Roasted Beets with Feta

It’s beet season! I think beets are one of those vegetables that can often get a bad rap. They look kind of funny when you pull them out of the ground…they stain everything…and they do have an earthy taste. Then again, I grew up eating beets (albeit out of a can, but I did eat them) so I guess it’s one of those vegetables where you love ’em, or you don’t.

The best way to get your beets ready to eat is to roast them. Because of the sugar, they carmelize really nicely and sweeten right up. All you need to do to roast them is trim off the greens, wrap each beet with aluminum foil, and roast for about an hour or two or until they soften (see recipe below). Let them cool and use your hands to gently peel off the skin under running cold water (it seriously rubs right off). You may or may not want to wear gloves during the peeling process because there is plenty of magenta-colored juice under that skin!

This recipe was given to me by my husband’s step mom, who made this with some beets they had also received from their Fresh Fork basket. My father-in-law is not a fan of beets, but really liked this dish. I’m not sure if it made him a believer (beet-leiver? Ha!) of sorts, but she was was really pleased with the result and forwarded it to me. And now, I share the love with you.

Roasted Beets with Feta

from Allrecipes.com

  • 4 beets, trimmed of greens
  • 1/4 cup minced shallots
  • 2 tbsp fresh parsley, minced
  • 2 tbsp extra virgin olive oil
  • 1 tbsp balsamic vinegar (or more to taste)
  • 1 tbsp red wine vinegar (or more to taste)
  • 1/4 cup crumbled feta cheese
  • salt and pepper
  1. Preheat oven to 400*F. Wrap each beet individually in aluminum foil, and place onto a baking sheet or into a muffin pan (to keep them from rolling around). Bake the beets in the preheated oven until easily pierced with a fork, 45 minutes to 1 hour.
  2. While the beets are in the oven, make your vinaigrette: whisk together the shallot, parsley, olive oil, balsamic vinegar, and red wine vinegar in a bowl until it blends. Season to taste with salt and pepper, and set aside. Periodically whisk together to keep the dressing emulsified.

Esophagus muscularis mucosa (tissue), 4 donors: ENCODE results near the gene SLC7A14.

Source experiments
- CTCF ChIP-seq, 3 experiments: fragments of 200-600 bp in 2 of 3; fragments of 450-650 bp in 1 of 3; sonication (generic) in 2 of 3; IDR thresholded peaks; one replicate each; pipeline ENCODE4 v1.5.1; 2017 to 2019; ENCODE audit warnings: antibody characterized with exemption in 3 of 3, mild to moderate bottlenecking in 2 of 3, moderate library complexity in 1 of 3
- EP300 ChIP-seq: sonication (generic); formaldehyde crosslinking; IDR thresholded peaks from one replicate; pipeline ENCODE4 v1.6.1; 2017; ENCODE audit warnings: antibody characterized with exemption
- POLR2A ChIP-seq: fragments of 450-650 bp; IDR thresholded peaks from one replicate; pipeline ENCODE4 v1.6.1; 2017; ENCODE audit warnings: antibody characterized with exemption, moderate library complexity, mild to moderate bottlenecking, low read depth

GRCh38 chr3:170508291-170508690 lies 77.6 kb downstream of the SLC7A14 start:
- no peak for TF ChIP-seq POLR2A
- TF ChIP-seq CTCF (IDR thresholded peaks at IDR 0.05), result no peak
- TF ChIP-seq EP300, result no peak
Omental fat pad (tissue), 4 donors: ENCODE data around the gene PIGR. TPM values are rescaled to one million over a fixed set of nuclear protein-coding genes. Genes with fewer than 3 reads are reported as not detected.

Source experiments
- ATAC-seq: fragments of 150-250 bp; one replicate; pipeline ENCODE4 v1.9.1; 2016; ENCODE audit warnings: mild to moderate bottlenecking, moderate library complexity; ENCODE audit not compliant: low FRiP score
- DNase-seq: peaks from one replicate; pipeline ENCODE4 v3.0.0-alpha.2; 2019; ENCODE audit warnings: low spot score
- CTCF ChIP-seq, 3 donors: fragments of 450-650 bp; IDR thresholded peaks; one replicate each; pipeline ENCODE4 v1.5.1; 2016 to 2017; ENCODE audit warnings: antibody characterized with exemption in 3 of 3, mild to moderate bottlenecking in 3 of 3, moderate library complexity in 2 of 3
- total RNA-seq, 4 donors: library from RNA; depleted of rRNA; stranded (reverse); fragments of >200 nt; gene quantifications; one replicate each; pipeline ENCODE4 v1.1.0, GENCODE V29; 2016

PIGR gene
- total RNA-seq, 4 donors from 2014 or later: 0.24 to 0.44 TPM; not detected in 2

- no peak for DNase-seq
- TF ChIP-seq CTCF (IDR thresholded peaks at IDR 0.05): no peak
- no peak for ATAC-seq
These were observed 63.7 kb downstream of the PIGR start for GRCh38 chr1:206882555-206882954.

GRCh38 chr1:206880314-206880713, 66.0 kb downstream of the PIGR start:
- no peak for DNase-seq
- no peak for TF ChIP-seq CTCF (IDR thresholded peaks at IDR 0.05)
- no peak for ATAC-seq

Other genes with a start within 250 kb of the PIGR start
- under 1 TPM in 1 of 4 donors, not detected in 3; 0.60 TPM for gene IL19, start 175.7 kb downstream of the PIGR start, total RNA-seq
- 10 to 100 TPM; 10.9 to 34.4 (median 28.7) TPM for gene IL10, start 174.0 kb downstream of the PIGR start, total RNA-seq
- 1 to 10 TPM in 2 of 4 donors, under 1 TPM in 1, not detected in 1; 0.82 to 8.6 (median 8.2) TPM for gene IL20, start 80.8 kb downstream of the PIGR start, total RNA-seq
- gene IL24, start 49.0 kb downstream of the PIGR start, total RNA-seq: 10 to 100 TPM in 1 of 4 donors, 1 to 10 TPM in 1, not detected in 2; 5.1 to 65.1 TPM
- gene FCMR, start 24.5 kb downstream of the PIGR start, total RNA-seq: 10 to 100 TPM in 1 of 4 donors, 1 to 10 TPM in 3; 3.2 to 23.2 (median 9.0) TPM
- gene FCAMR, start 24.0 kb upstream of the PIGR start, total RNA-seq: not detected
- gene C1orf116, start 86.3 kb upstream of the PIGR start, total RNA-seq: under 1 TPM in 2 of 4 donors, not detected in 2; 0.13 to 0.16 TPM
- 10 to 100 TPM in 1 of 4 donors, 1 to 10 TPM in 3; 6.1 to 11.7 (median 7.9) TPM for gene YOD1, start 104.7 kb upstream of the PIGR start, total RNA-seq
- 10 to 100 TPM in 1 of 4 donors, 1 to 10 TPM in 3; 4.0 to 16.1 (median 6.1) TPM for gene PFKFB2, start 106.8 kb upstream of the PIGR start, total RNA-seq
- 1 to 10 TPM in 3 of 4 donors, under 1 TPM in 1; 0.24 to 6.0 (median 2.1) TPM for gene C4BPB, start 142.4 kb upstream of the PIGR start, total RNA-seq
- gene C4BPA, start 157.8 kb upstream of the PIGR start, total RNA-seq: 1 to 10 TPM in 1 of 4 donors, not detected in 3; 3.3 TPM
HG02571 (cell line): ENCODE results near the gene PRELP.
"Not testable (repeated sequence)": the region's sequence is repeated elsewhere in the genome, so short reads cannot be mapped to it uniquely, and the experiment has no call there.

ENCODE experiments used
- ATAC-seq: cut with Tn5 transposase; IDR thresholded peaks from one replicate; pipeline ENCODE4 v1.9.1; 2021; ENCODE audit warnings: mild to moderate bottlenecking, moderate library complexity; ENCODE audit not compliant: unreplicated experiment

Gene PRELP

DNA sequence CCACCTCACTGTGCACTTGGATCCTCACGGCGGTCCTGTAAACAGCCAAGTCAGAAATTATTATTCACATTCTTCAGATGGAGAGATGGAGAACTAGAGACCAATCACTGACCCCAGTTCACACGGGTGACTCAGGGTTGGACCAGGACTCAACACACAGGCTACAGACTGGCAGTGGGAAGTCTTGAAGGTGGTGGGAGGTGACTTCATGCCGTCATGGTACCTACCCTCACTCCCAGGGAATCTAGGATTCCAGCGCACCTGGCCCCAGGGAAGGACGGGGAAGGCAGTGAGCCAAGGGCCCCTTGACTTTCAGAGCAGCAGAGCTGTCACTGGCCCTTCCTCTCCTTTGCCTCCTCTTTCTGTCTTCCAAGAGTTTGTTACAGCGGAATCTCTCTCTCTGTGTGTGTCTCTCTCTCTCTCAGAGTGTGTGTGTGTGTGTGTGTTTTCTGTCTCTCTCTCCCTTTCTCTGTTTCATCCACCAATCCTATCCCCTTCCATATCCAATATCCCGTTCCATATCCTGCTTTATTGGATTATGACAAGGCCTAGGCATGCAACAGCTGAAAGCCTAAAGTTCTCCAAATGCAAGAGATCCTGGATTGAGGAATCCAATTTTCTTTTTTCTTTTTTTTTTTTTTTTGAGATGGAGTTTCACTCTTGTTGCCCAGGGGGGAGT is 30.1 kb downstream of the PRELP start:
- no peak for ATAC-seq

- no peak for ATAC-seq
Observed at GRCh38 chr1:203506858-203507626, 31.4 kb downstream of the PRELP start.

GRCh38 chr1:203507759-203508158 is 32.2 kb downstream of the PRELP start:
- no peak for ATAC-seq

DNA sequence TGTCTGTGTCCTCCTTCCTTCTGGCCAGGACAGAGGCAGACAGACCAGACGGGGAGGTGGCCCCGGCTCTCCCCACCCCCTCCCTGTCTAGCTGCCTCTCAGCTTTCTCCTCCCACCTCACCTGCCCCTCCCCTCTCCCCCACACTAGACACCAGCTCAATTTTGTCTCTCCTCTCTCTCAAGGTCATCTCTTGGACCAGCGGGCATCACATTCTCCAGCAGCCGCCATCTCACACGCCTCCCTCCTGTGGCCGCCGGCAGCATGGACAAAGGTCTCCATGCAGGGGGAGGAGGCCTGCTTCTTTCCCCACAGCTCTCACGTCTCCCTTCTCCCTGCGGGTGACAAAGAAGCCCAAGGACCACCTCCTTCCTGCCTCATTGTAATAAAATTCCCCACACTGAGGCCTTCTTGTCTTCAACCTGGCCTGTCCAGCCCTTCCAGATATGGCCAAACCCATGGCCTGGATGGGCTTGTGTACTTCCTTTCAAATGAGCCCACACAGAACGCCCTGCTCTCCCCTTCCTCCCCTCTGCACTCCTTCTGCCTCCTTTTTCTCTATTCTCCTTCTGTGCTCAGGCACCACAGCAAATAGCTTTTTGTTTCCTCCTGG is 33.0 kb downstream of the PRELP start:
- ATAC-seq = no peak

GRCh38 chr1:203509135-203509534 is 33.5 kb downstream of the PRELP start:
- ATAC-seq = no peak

3. Once the beets are done, remove them from the oven and let cool. Discard the foil and peel the beets under cold running water, and cut into 1/4 inch slices. Again, you may want to wear gloves or you risk staining your hands!
  4. Place the sliced beets onto a serving dish or into a bowl and pour the vinaigrette over the beets, and sprinkle with feta cheese.

imageI have to admit, my picture is a bit terrible…but you get the idea.

This is a great side dish to share with others, or just to keep all for yourself (if you like beets, like I do). The leftovers lasted maybe a day or two, tops.

Maybe my recipe will make a beet-liever out of you. Maybe you’ll make it and still hate beets! But I figure it’s at least worth a shot, especially if you are looking for a vegetable that is a bit more in season for this time of year.

Enjoy!

Mac ‘n Cheese ‘n Burger

It’s been a long winter. A long, long winter. Not necessarily from the weather-side, but just from the life side. But never fear – I’m still here! And finally back into a groove of cooking. I’ve noticed that the things I cook often reflect my mood. If I’m feeling good, my recipes turn out great…but if I have the blues, then my dishes just really, well, stink.

It almost sounds cliche – and isn’t there a movie somewhere about this? But a long story short, I feel like I’m back in the game!🙂

Several weeks ago, this was made on a snowy Saturday night. We had no place to be, no plans to be had, so my husband and I made a date with our couch. It was definitely one of those nights where you wanted to just sit there, veg out, and watch TV. And, I confess, a night where you want to eat dinner on the couch. A perfect night for comfort food.

I had all the ingredients on hand for this recipe and decided it would be the perfect night to try it. And boy oh boy, it was a winner.

Mac ‘n Cheese ‘n Burger

adapted from Rachael Ray

INGREDIENTS

  • 1 pound cavatappi (curlicue pasta) or elbow pasta
  • 1 tbsp extra virgin olive oil
  • 1 pound ground beef
  • 1/2 small onion, minced
  • 2 tsp Worcestershire sauce (or more to taste)
  • Salt & pepper